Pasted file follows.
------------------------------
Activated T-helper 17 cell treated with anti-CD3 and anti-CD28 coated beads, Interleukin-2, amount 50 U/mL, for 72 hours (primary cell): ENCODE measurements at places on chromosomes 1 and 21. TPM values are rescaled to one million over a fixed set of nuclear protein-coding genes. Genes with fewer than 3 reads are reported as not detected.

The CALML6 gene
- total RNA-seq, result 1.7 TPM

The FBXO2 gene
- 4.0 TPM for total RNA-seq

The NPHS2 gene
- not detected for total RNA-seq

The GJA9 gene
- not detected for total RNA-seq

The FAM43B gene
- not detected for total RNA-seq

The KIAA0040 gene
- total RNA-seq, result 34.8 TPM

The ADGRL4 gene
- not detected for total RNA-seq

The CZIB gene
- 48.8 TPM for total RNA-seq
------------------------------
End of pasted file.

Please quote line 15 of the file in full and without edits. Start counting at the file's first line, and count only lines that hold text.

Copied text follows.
- not detected for total RNA-seq